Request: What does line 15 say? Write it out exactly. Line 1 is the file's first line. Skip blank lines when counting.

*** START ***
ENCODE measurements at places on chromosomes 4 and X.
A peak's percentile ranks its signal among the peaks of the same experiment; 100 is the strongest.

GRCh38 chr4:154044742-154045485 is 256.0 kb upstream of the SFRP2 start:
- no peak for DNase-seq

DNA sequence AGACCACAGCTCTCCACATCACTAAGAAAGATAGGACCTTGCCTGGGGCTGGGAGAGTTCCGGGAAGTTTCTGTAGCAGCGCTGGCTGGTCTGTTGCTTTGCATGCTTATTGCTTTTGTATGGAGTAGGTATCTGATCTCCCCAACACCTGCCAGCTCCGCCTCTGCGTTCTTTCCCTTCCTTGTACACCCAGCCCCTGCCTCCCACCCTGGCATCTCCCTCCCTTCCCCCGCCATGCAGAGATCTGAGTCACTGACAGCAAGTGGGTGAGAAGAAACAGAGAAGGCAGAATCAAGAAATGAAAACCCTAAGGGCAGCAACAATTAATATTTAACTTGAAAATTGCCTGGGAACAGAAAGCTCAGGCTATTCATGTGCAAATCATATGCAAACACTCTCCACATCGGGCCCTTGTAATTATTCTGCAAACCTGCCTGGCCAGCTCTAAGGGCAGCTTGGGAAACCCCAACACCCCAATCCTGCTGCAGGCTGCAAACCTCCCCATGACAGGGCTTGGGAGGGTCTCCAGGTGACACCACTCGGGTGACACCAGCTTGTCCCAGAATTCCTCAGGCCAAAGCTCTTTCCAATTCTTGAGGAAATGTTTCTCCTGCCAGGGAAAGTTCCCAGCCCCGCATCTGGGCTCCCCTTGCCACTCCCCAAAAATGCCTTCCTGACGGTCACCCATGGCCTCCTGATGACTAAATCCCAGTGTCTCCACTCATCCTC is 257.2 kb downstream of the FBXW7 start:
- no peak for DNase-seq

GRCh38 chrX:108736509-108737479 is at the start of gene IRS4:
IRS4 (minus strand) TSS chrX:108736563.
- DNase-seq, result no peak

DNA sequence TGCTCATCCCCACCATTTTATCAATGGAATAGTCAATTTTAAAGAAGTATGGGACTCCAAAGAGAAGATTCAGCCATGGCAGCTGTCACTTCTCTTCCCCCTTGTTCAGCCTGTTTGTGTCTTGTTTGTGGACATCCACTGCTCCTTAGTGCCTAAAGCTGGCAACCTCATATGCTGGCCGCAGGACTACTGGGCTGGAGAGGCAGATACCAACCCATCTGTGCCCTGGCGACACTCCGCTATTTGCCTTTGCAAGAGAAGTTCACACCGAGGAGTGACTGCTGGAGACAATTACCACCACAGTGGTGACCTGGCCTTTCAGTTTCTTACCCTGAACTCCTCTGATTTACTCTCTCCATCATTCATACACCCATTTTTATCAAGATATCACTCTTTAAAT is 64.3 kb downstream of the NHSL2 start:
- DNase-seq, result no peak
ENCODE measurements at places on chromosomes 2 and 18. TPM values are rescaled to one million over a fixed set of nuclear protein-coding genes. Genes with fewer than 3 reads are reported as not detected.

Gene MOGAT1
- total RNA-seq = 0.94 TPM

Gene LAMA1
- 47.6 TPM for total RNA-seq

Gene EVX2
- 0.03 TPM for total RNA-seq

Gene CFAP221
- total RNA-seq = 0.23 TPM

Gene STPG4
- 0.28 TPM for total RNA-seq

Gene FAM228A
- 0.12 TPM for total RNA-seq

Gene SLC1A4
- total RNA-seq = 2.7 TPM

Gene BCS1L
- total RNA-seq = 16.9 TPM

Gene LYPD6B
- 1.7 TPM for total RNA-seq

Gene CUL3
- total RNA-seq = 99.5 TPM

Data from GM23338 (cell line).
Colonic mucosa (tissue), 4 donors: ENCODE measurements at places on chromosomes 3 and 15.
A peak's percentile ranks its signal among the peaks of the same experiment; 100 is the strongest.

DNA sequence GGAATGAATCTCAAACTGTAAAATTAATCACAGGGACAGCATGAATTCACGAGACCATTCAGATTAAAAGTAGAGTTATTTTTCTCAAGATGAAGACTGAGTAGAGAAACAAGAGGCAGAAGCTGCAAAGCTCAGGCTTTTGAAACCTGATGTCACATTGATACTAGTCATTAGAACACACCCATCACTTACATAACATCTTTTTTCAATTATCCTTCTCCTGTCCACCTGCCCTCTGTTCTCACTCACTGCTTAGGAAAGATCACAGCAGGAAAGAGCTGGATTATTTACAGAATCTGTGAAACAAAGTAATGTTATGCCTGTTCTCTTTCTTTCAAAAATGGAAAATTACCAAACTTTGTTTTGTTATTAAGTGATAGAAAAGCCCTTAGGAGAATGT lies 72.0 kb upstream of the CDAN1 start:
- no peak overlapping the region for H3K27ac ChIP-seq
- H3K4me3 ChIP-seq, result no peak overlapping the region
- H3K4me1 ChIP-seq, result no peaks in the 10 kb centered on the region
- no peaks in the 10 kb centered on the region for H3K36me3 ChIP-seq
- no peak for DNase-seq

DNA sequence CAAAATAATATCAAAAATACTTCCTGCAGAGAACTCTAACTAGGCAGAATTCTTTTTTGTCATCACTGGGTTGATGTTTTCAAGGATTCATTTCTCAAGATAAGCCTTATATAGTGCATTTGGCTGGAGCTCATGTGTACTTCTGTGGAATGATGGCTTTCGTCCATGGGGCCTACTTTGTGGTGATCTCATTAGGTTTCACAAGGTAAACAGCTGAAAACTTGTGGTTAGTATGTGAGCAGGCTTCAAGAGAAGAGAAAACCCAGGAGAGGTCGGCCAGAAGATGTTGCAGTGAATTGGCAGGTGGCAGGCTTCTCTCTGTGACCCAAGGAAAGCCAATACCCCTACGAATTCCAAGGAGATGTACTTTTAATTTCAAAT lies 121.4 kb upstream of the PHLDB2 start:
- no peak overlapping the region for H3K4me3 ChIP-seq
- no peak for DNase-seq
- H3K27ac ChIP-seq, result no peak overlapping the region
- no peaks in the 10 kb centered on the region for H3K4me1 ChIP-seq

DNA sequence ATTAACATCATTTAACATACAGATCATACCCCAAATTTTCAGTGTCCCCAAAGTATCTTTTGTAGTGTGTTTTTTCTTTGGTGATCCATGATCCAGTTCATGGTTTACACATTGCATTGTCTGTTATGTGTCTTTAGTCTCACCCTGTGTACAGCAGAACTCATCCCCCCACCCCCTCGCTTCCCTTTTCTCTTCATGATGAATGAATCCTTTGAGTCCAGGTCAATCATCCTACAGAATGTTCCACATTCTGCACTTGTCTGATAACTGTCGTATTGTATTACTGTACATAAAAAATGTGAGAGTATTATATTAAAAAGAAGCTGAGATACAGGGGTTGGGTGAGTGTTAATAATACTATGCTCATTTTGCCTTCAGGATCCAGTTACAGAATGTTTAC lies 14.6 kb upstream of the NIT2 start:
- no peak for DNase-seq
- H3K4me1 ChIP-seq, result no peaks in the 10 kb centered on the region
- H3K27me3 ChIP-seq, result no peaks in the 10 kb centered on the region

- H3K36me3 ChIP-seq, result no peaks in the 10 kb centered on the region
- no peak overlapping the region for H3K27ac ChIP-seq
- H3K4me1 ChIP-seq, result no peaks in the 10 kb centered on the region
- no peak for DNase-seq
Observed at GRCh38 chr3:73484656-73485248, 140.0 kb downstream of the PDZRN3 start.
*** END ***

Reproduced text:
Gene LAMA1